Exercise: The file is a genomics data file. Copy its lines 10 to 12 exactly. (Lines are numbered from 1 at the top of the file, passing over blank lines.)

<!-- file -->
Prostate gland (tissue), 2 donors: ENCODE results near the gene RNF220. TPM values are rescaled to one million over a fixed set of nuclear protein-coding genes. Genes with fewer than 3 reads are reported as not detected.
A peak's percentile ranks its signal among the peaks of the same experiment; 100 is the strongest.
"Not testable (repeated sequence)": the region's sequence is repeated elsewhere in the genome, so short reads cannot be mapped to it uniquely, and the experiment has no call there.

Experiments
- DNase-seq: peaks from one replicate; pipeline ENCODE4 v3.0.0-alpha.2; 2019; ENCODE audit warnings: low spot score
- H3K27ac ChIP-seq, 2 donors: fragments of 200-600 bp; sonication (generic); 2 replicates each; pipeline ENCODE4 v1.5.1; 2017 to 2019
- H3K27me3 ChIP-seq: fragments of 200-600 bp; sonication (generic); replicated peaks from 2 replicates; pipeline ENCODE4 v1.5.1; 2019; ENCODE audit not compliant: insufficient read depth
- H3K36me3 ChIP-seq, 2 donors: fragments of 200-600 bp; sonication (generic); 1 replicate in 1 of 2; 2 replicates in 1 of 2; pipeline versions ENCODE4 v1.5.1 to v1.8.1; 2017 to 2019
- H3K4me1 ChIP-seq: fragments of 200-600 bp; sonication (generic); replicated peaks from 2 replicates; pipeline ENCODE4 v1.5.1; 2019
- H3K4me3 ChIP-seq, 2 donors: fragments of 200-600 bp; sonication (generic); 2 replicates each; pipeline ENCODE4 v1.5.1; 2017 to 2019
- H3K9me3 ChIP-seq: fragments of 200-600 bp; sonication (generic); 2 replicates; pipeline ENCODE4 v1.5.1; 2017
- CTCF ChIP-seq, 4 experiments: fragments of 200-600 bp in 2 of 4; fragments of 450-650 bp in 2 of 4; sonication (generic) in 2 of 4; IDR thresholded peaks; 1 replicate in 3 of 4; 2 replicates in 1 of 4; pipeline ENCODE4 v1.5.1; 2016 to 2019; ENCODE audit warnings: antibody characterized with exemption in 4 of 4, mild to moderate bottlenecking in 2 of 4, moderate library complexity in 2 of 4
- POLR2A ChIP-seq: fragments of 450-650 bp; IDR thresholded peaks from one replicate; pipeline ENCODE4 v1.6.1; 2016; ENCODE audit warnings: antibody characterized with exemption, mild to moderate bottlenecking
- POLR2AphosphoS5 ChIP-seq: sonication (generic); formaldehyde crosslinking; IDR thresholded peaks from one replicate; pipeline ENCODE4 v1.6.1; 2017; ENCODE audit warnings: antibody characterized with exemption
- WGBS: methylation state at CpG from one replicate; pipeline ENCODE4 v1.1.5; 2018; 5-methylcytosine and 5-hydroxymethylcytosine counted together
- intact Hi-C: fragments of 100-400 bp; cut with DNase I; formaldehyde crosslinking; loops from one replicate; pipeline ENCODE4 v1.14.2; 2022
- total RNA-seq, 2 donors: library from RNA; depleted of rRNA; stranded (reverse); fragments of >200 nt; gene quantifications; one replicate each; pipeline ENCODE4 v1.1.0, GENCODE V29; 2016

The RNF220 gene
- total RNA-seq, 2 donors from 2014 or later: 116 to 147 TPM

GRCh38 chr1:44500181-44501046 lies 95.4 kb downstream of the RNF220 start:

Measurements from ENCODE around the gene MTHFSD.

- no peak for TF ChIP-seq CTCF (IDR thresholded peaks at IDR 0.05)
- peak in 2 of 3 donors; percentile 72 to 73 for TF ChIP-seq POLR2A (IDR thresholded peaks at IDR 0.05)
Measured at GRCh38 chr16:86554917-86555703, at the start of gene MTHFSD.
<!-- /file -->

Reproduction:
- H3K4me3 ChIP-seq, 2 donors: fragments of 200-600 bp; sonication (generic); 2 replicates each; pipeline ENCODE4 v1.5.1; 2017 to 2019
- H3K9me3 ChIP-seq: fragments of 200-600 bp; sonication (generic); 2 replicates; pipeline ENCODE4 v1.5.1; 2017
- CTCF ChIP-seq, 4 experiments: fragments of 200-600 bp in 2 of 4; fragments of 450-650 bp in 2 of 4; sonication (generic) in 2 of 4; IDR thresholded peaks; 1 replicate in 3 of 4; 2 replicates in 1 of 4; pipeline ENCODE4 v1.5.1; 2016 to 2019; ENCODE audit warnings: antibody characterized with exemption in 4 of 4, mild to moderate bottlenecking in 2 of 4, moderate library complexity in 2 of 4